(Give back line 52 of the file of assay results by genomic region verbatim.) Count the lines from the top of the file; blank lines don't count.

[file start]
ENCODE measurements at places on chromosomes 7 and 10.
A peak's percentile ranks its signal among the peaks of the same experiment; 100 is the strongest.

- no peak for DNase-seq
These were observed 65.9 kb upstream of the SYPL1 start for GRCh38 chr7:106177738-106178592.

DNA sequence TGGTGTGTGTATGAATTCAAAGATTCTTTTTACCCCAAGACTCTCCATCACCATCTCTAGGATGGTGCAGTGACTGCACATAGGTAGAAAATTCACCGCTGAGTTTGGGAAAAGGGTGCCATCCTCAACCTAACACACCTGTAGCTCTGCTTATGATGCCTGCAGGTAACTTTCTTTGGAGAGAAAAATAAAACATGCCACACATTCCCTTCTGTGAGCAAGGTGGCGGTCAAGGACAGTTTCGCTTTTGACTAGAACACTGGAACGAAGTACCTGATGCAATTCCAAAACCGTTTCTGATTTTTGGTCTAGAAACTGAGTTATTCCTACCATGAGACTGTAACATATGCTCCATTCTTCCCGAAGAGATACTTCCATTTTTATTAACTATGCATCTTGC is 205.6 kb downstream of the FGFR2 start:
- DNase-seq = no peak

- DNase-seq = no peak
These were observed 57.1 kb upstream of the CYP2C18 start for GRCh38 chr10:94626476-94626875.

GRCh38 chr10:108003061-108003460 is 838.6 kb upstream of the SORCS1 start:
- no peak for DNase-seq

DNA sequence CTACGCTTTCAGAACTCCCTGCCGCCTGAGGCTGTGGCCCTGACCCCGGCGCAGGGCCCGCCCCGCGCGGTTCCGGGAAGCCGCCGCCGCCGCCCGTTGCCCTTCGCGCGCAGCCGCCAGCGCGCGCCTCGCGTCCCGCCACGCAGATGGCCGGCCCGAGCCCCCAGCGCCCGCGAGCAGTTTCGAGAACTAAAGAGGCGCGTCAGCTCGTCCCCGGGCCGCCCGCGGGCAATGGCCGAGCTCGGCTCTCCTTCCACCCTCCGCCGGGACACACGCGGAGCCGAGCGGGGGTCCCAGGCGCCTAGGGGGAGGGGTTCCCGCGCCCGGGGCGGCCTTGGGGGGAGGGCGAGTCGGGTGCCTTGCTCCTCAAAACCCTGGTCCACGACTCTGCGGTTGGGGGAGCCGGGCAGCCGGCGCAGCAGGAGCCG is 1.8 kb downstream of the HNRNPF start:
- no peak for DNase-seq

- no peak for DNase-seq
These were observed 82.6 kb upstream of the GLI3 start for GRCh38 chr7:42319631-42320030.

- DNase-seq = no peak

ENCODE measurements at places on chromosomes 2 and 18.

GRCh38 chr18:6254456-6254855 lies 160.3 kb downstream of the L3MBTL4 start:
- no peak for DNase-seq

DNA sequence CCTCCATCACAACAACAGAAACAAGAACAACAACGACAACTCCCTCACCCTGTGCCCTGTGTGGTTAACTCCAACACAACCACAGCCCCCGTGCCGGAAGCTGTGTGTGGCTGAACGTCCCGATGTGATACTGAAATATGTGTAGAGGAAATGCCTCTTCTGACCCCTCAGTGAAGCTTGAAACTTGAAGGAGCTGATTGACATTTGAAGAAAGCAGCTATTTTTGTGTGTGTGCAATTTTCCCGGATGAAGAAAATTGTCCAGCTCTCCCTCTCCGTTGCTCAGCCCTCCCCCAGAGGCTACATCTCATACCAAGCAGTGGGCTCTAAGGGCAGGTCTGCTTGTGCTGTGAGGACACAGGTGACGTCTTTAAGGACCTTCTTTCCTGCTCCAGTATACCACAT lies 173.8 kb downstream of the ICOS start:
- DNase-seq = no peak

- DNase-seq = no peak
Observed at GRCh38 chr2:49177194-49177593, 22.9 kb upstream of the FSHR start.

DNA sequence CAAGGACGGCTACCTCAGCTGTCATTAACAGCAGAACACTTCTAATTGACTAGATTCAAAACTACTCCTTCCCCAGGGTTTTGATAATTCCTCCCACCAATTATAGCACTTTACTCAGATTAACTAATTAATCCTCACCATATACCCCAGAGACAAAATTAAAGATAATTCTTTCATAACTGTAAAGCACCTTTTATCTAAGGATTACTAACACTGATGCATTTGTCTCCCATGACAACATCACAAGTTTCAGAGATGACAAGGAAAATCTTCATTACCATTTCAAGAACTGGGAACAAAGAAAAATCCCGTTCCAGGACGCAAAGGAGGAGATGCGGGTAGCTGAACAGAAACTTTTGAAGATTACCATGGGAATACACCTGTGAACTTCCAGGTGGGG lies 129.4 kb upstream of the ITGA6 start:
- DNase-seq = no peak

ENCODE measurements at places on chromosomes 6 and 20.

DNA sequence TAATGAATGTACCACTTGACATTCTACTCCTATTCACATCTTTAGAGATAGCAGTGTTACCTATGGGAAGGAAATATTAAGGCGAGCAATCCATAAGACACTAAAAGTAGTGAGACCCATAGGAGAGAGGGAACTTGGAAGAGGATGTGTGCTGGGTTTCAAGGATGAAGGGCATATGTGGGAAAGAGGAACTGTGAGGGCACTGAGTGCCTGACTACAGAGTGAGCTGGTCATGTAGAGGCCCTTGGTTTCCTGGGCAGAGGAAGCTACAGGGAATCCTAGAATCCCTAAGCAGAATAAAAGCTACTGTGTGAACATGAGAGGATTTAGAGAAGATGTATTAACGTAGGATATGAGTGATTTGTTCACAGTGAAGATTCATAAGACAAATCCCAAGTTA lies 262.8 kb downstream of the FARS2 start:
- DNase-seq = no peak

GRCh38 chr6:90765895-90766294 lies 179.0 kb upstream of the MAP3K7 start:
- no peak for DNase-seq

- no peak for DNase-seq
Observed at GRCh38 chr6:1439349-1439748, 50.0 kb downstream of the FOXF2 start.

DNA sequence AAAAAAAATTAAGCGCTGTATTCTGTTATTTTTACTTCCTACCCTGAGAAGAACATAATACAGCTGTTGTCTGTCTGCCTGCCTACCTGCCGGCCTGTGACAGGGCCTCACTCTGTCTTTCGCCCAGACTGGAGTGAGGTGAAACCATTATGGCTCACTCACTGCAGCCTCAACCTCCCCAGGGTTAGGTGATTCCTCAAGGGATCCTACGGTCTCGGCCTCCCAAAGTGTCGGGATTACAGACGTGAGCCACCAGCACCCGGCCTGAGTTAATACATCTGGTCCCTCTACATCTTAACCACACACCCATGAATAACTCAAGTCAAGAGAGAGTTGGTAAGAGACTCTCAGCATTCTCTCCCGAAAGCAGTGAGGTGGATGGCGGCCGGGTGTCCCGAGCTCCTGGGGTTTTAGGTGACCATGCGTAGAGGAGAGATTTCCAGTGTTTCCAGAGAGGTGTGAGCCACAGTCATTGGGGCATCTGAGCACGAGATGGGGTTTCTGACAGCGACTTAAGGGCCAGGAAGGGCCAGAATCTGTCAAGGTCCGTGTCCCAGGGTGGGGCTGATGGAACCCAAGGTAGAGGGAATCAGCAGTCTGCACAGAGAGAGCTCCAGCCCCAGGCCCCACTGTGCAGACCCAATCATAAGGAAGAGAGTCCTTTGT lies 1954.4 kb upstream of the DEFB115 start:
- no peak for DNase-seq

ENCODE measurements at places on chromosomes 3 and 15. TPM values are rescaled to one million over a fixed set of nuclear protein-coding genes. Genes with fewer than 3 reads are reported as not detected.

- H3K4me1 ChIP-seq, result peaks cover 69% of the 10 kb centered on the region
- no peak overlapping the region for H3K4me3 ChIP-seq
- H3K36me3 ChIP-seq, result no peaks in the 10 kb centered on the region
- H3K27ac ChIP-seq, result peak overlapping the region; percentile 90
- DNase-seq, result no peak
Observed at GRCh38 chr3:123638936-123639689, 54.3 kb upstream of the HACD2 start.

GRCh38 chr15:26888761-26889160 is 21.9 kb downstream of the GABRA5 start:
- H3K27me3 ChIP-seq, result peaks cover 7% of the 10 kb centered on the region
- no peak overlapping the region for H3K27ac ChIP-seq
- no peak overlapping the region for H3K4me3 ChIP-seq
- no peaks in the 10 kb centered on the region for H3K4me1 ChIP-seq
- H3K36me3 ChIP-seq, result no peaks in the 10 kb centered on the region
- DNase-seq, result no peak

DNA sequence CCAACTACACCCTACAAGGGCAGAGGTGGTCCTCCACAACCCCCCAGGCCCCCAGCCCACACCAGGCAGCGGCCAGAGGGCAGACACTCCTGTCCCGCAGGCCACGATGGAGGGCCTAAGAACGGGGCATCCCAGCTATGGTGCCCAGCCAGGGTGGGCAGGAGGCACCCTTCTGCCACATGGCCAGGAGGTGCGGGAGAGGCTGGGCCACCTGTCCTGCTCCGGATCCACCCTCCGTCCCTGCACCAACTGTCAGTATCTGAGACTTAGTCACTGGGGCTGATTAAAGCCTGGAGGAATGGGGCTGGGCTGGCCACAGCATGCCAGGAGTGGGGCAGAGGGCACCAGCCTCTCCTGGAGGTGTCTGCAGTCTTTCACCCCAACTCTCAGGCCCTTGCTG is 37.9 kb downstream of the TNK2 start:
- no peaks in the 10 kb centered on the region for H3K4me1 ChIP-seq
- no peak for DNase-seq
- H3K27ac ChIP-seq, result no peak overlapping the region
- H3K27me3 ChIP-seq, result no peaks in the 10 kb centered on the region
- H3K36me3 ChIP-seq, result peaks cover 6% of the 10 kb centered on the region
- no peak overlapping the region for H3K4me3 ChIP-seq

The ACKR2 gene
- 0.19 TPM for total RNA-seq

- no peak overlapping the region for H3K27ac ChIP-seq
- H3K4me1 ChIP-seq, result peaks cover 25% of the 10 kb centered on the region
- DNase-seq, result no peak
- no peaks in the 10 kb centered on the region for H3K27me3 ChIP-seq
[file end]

- H3K27me3 ChIP-seq, result no peaks in the 10 kb centered on the region